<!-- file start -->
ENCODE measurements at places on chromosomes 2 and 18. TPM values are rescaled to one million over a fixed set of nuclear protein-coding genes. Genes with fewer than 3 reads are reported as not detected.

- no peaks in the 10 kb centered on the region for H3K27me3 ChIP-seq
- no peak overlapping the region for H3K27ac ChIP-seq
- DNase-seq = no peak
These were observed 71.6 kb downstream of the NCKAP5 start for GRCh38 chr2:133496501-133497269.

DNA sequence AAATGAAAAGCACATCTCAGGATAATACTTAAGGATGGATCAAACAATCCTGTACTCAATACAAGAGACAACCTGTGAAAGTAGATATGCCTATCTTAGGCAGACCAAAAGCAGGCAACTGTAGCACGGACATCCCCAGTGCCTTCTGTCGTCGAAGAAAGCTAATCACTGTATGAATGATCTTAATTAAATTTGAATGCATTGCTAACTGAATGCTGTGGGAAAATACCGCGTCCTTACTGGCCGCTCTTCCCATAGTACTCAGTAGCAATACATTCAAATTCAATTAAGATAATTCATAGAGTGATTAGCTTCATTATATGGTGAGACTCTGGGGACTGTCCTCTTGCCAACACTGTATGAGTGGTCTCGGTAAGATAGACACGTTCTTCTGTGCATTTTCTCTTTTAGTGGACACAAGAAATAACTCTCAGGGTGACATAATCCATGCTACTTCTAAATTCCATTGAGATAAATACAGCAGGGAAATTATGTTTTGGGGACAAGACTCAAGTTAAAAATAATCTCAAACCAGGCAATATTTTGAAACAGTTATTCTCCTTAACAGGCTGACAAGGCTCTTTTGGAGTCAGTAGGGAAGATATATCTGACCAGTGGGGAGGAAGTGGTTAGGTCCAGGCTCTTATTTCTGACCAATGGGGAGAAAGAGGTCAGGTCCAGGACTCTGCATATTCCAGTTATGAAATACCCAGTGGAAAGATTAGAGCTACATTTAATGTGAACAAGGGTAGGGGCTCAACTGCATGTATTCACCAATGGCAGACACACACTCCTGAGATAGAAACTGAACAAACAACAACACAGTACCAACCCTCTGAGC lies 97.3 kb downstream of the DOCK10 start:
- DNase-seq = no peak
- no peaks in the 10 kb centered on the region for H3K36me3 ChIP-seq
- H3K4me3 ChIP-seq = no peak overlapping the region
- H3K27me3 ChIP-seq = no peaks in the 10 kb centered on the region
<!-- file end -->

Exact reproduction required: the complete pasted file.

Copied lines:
ENCODE measurements at places on chromosomes 2 and 18. TPM values are rescaled to one million over a fixed set of nuclear protein-coding genes. Genes with fewer than 3 reads are reported as not detected.

- no peaks in the 10 kb centered on the region for H3K27me3 ChIP-seq
- no peak overlapping the region for H3K27ac ChIP-seq
- DNase-seq = no peak
These were observed 71.6 kb downstream of the NCKAP5 start for GRCh38 chr2:133496501-133497269.

DNA sequence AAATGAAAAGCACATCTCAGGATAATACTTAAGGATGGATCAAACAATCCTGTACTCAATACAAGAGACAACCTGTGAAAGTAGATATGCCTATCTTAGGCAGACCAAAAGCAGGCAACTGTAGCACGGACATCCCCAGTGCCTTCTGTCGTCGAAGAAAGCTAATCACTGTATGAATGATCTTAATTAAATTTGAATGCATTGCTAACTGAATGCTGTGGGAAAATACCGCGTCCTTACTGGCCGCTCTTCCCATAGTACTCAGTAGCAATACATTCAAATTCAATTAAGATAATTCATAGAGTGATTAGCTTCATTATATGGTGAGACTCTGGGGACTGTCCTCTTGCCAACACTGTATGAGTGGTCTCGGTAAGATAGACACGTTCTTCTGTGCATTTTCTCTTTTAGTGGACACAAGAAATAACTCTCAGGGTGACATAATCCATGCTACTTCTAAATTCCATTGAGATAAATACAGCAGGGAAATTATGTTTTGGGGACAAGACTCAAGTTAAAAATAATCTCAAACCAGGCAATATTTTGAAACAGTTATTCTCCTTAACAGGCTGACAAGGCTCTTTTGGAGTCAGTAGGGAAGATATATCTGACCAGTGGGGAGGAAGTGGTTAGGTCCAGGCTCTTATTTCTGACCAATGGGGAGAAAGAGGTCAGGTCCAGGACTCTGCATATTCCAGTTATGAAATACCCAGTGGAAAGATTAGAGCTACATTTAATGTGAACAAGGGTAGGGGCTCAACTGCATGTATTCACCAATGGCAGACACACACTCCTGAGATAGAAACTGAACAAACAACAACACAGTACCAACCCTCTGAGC lies 97.3 kb downstream of the DOCK10 start:
- DNase-seq = no peak
- no peaks in the 10 kb centered on the region for H3K36me3 ChIP-seq
- H3K4me3 ChIP-seq = no peak overlapping the region
- H3K27me3 ChIP-seq = no peaks in the 10 kb centered on the region